Friday, January 3, 2014

How to Get on a Board

The following is adapted from a presentation I made at the American Chamber of Commerce Shanghai in November. Although the talk was directed at women, this advice is useful for anyone interested in being elected to a for-profit corporate board as a non-executive director.

A few years ago, I interviewed 12 – 15 women on the boards of US corporations when I wrote articles for CEO and CRO Magazine. These companies included Rockwell Collins, Nova Chemicals, Sky Bank, Duquesne Light Company and Central Vermont Public Service. I asked each woman I interviewed how she got her board seat. The results were fascinating and unexpected.
Benefits of Board Membership: It’s not easy to get on a board. Many board members are invited to join because of someone they know. An appointment to a board of directors holds numerous benefits.  Opportunities include closer relationships with other leaders on the board that increase your network as well as give exposure to you and your company. It is also a chance to see on a much deeper level how different organizations operate. Finally, the executives of boards, particularly the chair, are powerful. They can carry significant clout in the company. A board appointment is an acknowledgement of an executive’s accomplishments and capabilities. With all these benefits, board seats are valuable and sought-after.
Here are five tips for marketing yourself to be visible to the nominating committee of a for-profit board and to the search firm that may be recruiting for it.
Put it on your radar screen: Getting a for-profit corporate board appointment may not be something many executive women think about because they have their hands full managing their careers and family.
·       Put being on a for-profit board on your career radar screen and focus on it just like you would focus on any career objective.  Treat your quest for a board seat like a job hunt and make a plan to raise your visibility to the right people.
Tell your boss: Of the 12 – 15 women I interviewed, most of them got their board seat because their boss recommended them.  These women were senior corporate leaders so usually their bosses were the CEO, the Chairman, or business unit head. For example, someone would ask the CEO to suggest possible board members and the CEO would recommend his or her protégé.
·       If one of your career objectives is to be on a board, tell your boss. If you don’t think your boss will be supportive, find a senior sponsor at your company who will think of you first when asked to recommend non-executive board candidates.
Start small:  Don’t begin your board seat search by aiming to be on the board of Microsoft or BP. If you look at the numbers, currently about half of the women that companies select for their boards had previous board experience. So work your way up.  Look for an opportunity to be on the board of a small company, like a start-up or privately held company. In Asia, you may have the opportunity to be on your company’s joint venture board so take advantage of it. It is good experience and it looks terrific on your resume.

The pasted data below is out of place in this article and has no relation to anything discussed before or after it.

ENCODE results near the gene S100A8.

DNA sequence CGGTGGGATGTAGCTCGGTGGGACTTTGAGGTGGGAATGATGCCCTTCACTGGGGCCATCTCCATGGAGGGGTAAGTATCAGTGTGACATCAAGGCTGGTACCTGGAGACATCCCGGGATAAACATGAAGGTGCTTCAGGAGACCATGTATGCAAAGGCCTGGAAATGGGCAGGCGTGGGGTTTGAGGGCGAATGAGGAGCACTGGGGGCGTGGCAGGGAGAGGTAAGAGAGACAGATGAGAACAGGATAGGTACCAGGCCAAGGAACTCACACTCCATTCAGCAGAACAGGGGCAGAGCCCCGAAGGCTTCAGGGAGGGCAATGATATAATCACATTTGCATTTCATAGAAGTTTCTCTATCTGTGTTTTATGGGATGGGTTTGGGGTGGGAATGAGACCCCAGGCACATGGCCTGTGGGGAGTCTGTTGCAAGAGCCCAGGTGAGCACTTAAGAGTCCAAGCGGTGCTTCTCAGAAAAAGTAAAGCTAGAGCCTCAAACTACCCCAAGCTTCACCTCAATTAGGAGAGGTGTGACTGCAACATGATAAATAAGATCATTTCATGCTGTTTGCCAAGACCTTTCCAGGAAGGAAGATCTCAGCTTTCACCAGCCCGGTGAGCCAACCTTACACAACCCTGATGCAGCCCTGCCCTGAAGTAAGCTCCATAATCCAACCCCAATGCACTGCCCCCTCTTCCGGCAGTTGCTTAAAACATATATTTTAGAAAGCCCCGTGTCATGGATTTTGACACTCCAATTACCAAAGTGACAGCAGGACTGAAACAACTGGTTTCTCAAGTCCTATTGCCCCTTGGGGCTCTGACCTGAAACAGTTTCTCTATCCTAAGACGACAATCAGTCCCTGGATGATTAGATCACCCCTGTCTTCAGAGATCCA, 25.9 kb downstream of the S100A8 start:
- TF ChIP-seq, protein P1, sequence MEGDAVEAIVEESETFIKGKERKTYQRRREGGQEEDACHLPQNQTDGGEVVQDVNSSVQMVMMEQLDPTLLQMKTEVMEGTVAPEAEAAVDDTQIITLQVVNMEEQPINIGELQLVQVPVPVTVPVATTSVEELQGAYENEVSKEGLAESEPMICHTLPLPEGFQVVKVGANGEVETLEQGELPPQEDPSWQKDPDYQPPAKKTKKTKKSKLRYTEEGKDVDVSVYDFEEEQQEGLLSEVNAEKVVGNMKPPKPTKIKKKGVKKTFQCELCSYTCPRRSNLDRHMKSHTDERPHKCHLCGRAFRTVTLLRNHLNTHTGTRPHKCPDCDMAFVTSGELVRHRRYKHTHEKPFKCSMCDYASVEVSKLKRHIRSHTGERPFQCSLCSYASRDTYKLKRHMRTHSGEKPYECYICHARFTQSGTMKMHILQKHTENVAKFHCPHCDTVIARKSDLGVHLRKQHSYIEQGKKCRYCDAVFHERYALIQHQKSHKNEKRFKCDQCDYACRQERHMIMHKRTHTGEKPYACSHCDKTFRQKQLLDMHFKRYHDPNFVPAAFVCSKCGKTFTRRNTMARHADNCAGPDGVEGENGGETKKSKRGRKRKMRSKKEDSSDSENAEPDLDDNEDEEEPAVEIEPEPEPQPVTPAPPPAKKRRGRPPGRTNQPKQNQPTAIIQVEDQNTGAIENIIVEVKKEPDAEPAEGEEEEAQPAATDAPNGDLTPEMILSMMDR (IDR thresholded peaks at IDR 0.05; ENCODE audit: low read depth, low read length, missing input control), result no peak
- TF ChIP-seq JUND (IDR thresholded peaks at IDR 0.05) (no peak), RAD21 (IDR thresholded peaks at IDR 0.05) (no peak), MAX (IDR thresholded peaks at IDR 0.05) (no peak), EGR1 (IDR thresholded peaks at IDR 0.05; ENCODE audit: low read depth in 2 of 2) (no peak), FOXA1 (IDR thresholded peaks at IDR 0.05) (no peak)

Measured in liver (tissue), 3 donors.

Be active in your local Chamber of Commerce or Rotary Club: Two of the women I interviewed were invited to be on boards because they played leadership roles in their local Chambers of Commerce or Rotary Clubs. They were visible in these organizations because they headed a committee or led a major project.
·       In my informal survey, being active on the board of a non-profit like a charity or an arts organization was not as effective a marketing strategy as being active in a business organization like the Chamber of Commerce.
“Show me the money”:  Research shows that women with finance backgrounds have an advantage over women in other disciplines on for-profit corporate boards. Companies prefer individuals with corporate leadership experience, industry knowledge or finance backgrounds.
·       If you do not have a finance background, make sure your resume speaks clearly to the financial results you achieved in your company and uses numbers to describe your performance. The reason this is so important is that strategic decisions, couched in numbers terms are what boards consider. You need to show you speak their language.  
Odgers Berndtson has a thriving Board Practice headed by Virginia Bottomley. Clients include Associated British Foods, British American Tobacco, BP, Novo Nordisk, Eurostar Group, Societe Generale and Huawei UK.

Compensation Benchmarking:
What are Corporate Non-Executive Directors paid?
Non-executive directorships at US Fortune 500 companies can pay over $300,000 a year. This is usually split between cash and stock awards. Board members at smaller corporations or privately-held companies may receive cash compensation ranging from $10,000 to $100,000 per annum as well as stock and/or stock option awards.
At start-up companies where cash is scarce, board members may receive just stock and travel expenses to the board meetings.  In the US, director compensation details can be found in the annual Proxy Statements of publicly-traded companies. You can usually find these in the Investor section of their websites.

In Asia, compensation to board members is less. In Hong Kong, for example, average compensation to non-executive directors ranges up to $50,000 per year. 

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